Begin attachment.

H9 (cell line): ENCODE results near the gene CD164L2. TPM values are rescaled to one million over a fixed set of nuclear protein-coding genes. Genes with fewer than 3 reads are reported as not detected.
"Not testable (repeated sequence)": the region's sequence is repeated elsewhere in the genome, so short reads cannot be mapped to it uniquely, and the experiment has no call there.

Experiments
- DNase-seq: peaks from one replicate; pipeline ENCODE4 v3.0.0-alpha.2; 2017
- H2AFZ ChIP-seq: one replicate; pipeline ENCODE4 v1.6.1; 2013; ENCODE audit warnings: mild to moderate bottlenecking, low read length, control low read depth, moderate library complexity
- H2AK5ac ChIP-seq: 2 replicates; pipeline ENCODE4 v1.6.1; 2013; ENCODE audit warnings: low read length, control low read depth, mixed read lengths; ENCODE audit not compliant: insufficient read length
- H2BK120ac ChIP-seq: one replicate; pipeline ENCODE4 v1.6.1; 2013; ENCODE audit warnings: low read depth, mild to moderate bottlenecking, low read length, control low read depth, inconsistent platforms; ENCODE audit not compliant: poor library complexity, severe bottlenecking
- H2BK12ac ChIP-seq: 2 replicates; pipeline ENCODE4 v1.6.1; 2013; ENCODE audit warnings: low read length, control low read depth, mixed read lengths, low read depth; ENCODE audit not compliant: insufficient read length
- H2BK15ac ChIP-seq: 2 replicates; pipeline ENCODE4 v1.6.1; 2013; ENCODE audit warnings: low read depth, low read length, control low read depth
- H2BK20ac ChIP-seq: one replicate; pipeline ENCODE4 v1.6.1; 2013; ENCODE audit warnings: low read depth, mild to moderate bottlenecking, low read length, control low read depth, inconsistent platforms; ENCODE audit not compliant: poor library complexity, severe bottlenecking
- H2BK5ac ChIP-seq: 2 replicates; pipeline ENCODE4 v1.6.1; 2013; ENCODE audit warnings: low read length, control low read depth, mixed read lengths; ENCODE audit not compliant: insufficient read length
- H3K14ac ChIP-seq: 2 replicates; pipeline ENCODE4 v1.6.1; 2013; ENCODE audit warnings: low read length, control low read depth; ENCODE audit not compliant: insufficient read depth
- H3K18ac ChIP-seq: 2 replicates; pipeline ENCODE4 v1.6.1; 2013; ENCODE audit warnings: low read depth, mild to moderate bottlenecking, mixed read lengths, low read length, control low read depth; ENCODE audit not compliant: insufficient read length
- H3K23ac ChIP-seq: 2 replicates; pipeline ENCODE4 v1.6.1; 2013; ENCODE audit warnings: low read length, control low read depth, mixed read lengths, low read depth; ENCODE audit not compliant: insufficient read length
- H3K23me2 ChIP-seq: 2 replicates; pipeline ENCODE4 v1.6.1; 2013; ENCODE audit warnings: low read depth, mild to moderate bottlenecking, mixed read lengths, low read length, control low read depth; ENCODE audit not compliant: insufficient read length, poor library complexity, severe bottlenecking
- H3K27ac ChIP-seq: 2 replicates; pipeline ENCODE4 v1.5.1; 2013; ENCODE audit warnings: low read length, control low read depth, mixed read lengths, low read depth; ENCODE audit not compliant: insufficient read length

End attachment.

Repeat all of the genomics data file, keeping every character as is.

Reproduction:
H9 (cell line): ENCODE results near the gene CD164L2. TPM values are rescaled to one million over a fixed set of nuclear protein-coding genes. Genes with fewer than 3 reads are reported as not detected.
"Not testable (repeated sequence)": the region's sequence is repeated elsewhere in the genome, so short reads cannot be mapped to it uniquely, and the experiment has no call there.

Experiments
- DNase-seq: peaks from one replicate; pipeline ENCODE4 v3.0.0-alpha.2; 2017
- H2AFZ ChIP-seq: one replicate; pipeline ENCODE4 v1.6.1; 2013; ENCODE audit warnings: mild to moderate bottlenecking, low read length, control low read depth, moderate library complexity
- H2AK5ac ChIP-seq: 2 replicates; pipeline ENCODE4 v1.6.1; 2013; ENCODE audit warnings: low read length, control low read depth, mixed read lengths; ENCODE audit not compliant: insufficient read length
- H2BK120ac ChIP-seq: one replicate; pipeline ENCODE4 v1.6.1; 2013; ENCODE audit warnings: low read depth, mild to moderate bottlenecking, low read length, control low read depth, inconsistent platforms; ENCODE audit not compliant: poor library complexity, severe bottlenecking
- H2BK12ac ChIP-seq: 2 replicates; pipeline ENCODE4 v1.6.1; 2013; ENCODE audit warnings: low read length, control low read depth, mixed read lengths, low read depth; ENCODE audit not compliant: insufficient read length
- H2BK15ac ChIP-seq: 2 replicates; pipeline ENCODE4 v1.6.1; 2013; ENCODE audit warnings: low read depth, low read length, control low read depth
- H2BK20ac ChIP-seq: one replicate; pipeline ENCODE4 v1.6.1; 2013; ENCODE audit warnings: low read depth, mild to moderate bottlenecking, low read length, control low read depth, inconsistent platforms; ENCODE audit not compliant: poor library complexity, severe bottlenecking
- H2BK5ac ChIP-seq: 2 replicates; pipeline ENCODE4 v1.6.1; 2013; ENCODE audit warnings: low read length, control low read depth, mixed read lengths; ENCODE audit not compliant: insufficient read length
- H3K14ac ChIP-seq: 2 replicates; pipeline ENCODE4 v1.6.1; 2013; ENCODE audit warnings: low read length, control low read depth; ENCODE audit not compliant: insufficient read depth
- H3K18ac ChIP-seq: 2 replicates; pipeline ENCODE4 v1.6.1; 2013; ENCODE audit warnings: low read depth, mild to moderate bottlenecking, mixed read lengths, low read length, control low read depth; ENCODE audit not compliant: insufficient read length
- H3K23ac ChIP-seq: 2 replicates; pipeline ENCODE4 v1.6.1; 2013; ENCODE audit warnings: low read length, control low read depth, mixed read lengths, low read depth; ENCODE audit not compliant: insufficient read length
- H3K23me2 ChIP-seq: 2 replicates; pipeline ENCODE4 v1.6.1; 2013; ENCODE audit warnings: low read depth, mild to moderate bottlenecking, mixed read lengths, low read length, control low read depth; ENCODE audit not compliant: insufficient read length, poor library complexity, severe bottlenecking
- H3K27ac ChIP-seq: 2 replicates; pipeline ENCODE4 v1.5.1; 2013; ENCODE audit warnings: low read length, control low read depth, mixed read lengths, low read depth; ENCODE audit not compliant: insufficient read length